By Regitze Marianne Hess
Douglas Gordon addressing students of the IFHP Summer School in 2018. Flying Carpet, Helsinki. Photo courtesy of Regitze Hess.
Summertime for summer students is seemingly a fleeting moment in time for short intense relationships and urban charettes. The IFHP Summer School has proven to have to be a bastion. A summer school that has a track record of more than 25 iterations. As such a mainstay in IFHP’s century-long existence. Perhaps interrupted by the COVID pandemic, but in my mind more relevant than ever to reconvene in Finland in the future! August in the North can be magnificent. Finland has a lot to offer when comes to design on the many scales pertaining to the built environment and strategies for a sustainable future.
IFHP is a federation sustained by people who are dedicated to shaping and sharing strategies and practices pertaining to housing and planning and directly relating to architecture and urbanism. IFHP Summer School very much hinges on the passion and dedication of the people who have made it happen: Panu Lehtovuori and his colleagues, Tuomas Ilmavirta, Laura Berger and Dalia Bernal Milián, just to name a few. Panu has an incredible network of colleagues and contacts who time and again opened their cities and their doors. A big shout out to all of the institutions, first and foremost Tampere University of Technology and Aalto University, and many municipalities involved over the years.
I have had the pleasure of representing IFHP at the summer schools in 2016, 2018 and 2019. Each time enjoying another facet of Helsinki, which is a fixed point in the programme, where Douglas Gordan, who has been a longstanding part of IFHP and SFHP, has time and again treated us tours of architecture and urban interventions new and old. Some highlights for me have been: lunching in a canteen by Alvar Aalto; the transformation of the Arabia site and surroundings; redevelopment of Helsinki’s South Harbour; and riding the Artic tram.
Student presentations on the final day of the IFHP Summer School in 2015 at the Cable Factory in Helsinki. Photo courtesy of Regitze Hess.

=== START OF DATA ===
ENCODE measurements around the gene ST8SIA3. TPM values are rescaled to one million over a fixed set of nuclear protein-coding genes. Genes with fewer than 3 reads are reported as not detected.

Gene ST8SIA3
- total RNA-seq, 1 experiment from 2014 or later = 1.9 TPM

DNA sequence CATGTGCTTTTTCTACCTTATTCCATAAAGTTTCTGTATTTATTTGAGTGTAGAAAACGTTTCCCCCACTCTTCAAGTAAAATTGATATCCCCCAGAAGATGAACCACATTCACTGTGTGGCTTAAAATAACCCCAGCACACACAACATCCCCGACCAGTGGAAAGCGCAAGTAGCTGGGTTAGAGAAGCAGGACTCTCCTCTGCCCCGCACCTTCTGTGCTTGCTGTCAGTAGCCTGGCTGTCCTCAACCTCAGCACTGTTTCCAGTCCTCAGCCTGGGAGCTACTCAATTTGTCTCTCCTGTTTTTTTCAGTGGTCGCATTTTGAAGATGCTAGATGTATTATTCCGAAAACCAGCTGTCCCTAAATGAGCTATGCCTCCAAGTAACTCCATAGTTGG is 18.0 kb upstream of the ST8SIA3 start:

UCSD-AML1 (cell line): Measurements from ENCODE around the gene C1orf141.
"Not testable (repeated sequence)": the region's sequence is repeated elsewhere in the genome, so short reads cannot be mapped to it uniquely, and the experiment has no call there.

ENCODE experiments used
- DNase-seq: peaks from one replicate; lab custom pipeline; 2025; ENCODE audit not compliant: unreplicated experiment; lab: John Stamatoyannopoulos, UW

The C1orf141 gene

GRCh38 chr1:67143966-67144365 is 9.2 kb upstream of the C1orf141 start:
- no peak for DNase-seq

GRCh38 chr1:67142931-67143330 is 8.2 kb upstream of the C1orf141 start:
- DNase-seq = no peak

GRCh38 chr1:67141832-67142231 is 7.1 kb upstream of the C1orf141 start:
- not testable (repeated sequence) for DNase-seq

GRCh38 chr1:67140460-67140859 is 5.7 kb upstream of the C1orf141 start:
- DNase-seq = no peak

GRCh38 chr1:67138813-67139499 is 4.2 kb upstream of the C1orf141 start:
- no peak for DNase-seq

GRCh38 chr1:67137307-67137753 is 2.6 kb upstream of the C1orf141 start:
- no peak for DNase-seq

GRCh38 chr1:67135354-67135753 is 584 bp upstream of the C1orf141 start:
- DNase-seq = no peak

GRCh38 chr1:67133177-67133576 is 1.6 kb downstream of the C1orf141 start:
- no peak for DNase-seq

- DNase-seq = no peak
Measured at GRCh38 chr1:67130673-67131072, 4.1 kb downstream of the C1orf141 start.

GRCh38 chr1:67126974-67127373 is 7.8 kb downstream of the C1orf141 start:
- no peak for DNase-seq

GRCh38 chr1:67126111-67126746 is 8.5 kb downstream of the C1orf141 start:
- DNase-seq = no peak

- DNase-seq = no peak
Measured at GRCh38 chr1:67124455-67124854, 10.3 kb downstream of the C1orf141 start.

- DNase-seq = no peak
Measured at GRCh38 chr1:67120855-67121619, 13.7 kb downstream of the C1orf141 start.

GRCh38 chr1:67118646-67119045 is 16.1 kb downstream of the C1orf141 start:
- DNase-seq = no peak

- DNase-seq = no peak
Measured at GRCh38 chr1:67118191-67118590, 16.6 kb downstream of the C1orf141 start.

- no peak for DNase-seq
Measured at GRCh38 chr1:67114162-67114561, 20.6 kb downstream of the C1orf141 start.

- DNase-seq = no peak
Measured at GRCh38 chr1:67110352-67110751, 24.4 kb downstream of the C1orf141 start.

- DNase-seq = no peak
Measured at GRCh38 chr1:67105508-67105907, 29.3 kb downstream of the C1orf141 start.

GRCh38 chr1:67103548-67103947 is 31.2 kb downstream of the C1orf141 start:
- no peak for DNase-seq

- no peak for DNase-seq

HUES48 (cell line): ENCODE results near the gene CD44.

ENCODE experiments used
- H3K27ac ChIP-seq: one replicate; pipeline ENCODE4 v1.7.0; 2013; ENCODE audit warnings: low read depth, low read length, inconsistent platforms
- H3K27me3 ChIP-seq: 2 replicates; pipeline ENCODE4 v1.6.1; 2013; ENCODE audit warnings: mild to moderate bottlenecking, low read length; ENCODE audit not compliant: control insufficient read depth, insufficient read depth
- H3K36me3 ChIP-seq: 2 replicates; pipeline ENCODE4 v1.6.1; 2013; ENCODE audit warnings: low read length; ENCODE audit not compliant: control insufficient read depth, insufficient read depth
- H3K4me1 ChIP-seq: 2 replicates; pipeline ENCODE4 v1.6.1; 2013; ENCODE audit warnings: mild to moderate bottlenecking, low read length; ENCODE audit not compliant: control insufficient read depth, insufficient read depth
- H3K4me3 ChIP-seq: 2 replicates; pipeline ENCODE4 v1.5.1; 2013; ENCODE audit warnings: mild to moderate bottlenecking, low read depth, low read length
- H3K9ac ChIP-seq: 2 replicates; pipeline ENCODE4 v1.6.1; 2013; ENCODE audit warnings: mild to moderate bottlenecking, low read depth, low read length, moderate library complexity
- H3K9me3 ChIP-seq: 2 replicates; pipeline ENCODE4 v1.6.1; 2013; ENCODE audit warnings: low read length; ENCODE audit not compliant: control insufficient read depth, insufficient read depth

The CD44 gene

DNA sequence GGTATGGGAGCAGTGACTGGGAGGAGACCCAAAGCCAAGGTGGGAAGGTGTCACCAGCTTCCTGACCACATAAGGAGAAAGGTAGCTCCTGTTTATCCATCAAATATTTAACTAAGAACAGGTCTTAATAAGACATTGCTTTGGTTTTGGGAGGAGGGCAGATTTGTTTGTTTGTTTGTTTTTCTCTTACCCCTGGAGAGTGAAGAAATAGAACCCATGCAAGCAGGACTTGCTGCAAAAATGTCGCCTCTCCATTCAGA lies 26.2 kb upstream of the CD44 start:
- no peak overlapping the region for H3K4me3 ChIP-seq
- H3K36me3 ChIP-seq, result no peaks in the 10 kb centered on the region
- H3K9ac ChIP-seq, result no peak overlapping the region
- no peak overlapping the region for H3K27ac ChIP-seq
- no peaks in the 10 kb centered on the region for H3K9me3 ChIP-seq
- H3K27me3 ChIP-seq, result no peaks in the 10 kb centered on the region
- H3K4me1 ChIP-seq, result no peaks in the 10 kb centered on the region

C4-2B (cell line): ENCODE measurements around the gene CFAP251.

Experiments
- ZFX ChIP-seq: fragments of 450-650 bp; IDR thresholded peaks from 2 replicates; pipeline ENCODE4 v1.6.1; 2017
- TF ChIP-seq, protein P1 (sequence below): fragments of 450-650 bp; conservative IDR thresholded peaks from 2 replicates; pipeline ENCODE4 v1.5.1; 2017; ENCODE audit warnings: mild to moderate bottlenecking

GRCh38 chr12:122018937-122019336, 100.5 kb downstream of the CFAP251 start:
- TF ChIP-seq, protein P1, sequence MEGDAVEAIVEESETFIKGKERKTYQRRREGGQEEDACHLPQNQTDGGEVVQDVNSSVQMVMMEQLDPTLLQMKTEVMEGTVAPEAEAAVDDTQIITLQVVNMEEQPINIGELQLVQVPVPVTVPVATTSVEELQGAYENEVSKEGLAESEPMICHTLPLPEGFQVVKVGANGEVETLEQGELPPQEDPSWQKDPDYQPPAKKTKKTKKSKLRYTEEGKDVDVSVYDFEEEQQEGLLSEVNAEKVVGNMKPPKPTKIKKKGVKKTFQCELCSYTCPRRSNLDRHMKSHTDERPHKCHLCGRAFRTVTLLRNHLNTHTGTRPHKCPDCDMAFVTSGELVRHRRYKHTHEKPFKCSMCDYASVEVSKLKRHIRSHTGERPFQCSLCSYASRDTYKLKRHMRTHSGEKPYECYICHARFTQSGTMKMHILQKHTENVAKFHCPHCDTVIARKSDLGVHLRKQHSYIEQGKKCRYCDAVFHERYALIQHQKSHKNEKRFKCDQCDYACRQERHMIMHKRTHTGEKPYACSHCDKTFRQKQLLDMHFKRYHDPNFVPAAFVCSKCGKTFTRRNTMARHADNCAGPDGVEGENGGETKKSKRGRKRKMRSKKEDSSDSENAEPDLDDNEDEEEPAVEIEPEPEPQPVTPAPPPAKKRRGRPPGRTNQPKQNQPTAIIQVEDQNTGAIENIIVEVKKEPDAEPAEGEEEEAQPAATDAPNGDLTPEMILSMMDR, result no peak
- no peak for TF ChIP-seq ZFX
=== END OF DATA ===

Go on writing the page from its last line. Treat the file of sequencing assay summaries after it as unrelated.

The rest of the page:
The summer school is exceptional in that each cohort works with real challenges on real sites for different cities and communities throughout Finland. Specifically, I have had the pleasure of learning how cohorts tackled challenges of: connecting the city centre of Jyväskylä across a train line to the waterfront; activating a large-scale landscape of the historic fortress of Kotka and how to integrate the site into broader geography, for example as part of a cycling and hiking network. Both scenarios with site-specific challenges but offering takeaways that are relevant and transferable to other situations. I know that many other cohorts have done great work in many other places.
I have been struck by is the range of participants from different places around the world, and in different stages of their career – as academics and practitioners – all looking to expand their horizons and experience. Each session has involved a lot of good work, and in my impression, very much appreciated by the local stakeholders, who have been involved in posing the challenge at hand and in dialogue and crits.
Personally, I have very much enjoyed: the informal discussions on parallels and contrasts between places in the north – of North America, more specifically Canada, and the Nordics, with Finland as a case in point; the evenings when the nights still have a shimmer of grey – not going totally black; the enthusiasm of Panu and his co-organizers, e.g. Laura and now Dalia, and all of the participants.
Jyväskylä cityscape photographed during the 2016 IFHP Summer School. Photo courtesy of Regtize Hess.
The return of the summer school is more relevant than ever, offering an excellent forum for addressing shifting patterns in work and life that have come about with the COVID pandemic. There are many places throughout the world where people have sought out of the big city and retreated to the countryside, provided that there is the infrastructure to work, study and carry on daily life.
What better place to study this, than Finland, a society with a vast topography that has long dealt with connectivity – home to some of the origins of mobile phones – for remote environments.
The IFHP Summer School thanks Regitze Hess for her contribution to this blog. Hess is a longstanding part of the International Federation for Housing and Planning (IFHP), working with IFHP in various capacities since 2005.